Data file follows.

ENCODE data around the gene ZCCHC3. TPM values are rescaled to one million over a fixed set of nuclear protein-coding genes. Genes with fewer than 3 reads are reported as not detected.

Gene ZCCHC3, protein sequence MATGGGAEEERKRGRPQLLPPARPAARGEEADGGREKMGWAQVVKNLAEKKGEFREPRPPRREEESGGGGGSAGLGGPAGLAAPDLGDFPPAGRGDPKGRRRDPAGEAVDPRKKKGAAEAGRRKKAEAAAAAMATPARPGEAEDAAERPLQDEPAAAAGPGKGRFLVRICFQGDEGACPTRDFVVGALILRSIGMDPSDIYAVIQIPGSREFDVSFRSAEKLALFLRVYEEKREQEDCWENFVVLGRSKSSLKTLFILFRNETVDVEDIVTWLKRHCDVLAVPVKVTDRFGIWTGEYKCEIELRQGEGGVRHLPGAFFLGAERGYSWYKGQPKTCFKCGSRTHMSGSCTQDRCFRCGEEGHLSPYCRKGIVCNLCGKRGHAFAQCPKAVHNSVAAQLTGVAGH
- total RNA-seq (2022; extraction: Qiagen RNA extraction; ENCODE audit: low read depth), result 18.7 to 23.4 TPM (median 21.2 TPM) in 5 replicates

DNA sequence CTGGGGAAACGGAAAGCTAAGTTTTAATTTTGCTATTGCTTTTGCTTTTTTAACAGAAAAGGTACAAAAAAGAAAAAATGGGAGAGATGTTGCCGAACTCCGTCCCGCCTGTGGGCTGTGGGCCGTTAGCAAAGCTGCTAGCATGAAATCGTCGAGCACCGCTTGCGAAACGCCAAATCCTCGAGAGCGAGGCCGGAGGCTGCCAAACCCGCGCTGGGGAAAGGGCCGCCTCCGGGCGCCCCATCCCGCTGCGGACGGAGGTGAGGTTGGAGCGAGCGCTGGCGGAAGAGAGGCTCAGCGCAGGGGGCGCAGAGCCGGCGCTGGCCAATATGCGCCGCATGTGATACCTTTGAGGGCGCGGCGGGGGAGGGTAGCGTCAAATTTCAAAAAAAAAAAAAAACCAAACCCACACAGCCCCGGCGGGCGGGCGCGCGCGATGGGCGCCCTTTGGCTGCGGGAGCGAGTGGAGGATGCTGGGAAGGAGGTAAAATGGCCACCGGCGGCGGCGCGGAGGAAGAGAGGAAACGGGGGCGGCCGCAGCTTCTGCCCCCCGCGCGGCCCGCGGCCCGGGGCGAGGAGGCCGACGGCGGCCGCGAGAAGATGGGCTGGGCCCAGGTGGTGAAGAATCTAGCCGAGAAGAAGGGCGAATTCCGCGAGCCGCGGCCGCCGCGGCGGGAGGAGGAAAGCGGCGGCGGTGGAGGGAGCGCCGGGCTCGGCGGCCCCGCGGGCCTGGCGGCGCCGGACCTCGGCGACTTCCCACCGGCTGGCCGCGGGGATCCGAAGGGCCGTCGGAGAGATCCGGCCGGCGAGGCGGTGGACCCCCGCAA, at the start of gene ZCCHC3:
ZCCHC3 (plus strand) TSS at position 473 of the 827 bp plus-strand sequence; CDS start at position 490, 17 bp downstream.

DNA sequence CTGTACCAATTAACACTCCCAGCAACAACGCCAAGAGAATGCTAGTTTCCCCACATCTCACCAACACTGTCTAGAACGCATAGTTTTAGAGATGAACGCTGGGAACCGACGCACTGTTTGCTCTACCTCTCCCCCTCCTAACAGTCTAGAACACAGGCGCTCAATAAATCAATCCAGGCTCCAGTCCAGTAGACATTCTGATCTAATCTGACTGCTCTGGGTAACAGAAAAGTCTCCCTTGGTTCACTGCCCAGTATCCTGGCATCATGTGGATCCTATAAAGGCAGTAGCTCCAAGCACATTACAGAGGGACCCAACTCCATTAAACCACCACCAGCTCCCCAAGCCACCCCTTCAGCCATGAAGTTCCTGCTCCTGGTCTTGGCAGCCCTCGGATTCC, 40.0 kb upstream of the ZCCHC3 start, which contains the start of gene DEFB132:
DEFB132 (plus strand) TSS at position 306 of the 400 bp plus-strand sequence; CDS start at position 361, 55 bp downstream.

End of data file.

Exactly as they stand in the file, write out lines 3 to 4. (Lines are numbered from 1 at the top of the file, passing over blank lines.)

- total RNA-seq (2022; extraction: Qiagen RNA extraction; ENCODE audit: low read depth), result 18.7 to 23.4 TPM (median 21.2 TPM) in 5 replicates

DNA sequence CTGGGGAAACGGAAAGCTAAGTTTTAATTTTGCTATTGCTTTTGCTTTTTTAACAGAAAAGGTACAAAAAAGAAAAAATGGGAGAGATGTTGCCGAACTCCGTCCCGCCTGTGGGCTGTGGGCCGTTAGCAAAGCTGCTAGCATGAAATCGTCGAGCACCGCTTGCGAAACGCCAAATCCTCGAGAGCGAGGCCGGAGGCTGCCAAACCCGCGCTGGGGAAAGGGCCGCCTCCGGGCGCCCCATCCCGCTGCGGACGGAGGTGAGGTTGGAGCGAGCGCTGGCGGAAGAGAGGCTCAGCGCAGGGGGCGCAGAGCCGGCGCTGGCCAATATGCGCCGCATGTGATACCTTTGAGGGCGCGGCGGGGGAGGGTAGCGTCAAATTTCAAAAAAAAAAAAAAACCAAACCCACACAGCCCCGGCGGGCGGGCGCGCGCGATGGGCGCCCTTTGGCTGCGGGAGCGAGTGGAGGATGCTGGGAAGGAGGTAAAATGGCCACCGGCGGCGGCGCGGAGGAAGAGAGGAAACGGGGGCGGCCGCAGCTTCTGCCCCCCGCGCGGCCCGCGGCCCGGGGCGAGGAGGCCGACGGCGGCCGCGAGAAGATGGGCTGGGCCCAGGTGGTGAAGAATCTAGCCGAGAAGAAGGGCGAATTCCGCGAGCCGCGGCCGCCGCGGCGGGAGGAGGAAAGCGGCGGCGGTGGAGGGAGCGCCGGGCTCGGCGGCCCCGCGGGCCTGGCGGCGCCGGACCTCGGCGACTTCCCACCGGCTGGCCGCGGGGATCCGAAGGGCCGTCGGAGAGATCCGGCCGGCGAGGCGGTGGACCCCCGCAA, at the start of gene ZCCHC3: